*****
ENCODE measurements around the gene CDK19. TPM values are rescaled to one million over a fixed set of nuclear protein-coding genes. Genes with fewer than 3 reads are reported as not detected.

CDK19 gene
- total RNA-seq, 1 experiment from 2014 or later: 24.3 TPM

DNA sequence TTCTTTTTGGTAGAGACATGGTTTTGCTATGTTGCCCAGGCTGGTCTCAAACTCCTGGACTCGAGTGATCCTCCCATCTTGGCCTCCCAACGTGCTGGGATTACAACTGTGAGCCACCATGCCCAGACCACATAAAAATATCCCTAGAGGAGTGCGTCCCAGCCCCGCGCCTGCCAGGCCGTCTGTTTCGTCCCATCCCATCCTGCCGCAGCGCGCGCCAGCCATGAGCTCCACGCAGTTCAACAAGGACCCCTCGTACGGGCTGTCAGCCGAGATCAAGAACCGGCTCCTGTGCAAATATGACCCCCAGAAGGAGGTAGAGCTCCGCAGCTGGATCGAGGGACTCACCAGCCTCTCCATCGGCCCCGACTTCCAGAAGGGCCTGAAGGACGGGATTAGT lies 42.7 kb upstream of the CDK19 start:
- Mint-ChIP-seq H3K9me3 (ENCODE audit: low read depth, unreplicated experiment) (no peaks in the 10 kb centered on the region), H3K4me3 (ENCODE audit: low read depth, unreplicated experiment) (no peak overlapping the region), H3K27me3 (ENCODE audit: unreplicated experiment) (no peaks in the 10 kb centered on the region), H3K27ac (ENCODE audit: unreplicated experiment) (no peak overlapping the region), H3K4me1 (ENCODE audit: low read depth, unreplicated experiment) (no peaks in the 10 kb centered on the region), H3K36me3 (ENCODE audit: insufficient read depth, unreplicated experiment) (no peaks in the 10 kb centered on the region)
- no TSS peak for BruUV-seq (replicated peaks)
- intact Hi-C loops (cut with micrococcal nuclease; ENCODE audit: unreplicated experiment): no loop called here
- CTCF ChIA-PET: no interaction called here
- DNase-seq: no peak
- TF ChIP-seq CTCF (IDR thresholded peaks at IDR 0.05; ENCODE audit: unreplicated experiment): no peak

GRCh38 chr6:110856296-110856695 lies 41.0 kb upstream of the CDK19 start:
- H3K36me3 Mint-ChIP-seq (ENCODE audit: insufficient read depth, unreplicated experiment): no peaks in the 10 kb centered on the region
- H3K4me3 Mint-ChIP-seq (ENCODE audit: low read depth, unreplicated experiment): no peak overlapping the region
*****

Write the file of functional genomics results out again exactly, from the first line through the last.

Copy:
ENCODE measurements around the gene CDK19. TPM values are rescaled to one million over a fixed set of nuclear protein-coding genes. Genes with fewer than 3 reads are reported as not detected.

CDK19 gene
- total RNA-seq, 1 experiment from 2014 or later: 24.3 TPM

DNA sequence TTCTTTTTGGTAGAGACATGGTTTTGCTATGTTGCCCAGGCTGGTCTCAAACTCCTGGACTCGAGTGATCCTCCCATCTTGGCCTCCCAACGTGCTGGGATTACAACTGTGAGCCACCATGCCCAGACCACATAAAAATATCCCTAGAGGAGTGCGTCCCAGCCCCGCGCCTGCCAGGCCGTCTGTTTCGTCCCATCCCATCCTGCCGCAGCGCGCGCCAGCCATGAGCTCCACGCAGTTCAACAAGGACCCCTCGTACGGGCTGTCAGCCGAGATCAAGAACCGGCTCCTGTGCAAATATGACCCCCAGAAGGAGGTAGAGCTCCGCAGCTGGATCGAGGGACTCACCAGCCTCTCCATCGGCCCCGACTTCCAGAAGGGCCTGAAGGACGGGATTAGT lies 42.7 kb upstream of the CDK19 start:
- Mint-ChIP-seq H3K9me3 (ENCODE audit: low read depth, unreplicated experiment) (no peaks in the 10 kb centered on the region), H3K4me3 (ENCODE audit: low read depth, unreplicated experiment) (no peak overlapping the region), H3K27me3 (ENCODE audit: unreplicated experiment) (no peaks in the 10 kb centered on the region), H3K27ac (ENCODE audit: unreplicated experiment) (no peak overlapping the region), H3K4me1 (ENCODE audit: low read depth, unreplicated experiment) (no peaks in the 10 kb centered on the region), H3K36me3 (ENCODE audit: insufficient read depth, unreplicated experiment) (no peaks in the 10 kb centered on the region)
- no TSS peak for BruUV-seq (replicated peaks)
- intact Hi-C loops (cut with micrococcal nuclease; ENCODE audit: unreplicated experiment): no loop called here
- CTCF ChIA-PET: no interaction called here
- DNase-seq: no peak
- TF ChIP-seq CTCF (IDR thresholded peaks at IDR 0.05; ENCODE audit: unreplicated experiment): no peak

GRCh38 chr6:110856296-110856695 lies 41.0 kb upstream of the CDK19 start:
- H3K36me3 Mint-ChIP-seq (ENCODE audit: insufficient read depth, unreplicated experiment): no peaks in the 10 kb centered on the region
- H3K4me3 Mint-ChIP-seq (ENCODE audit: low read depth, unreplicated experiment): no peak overlapping the region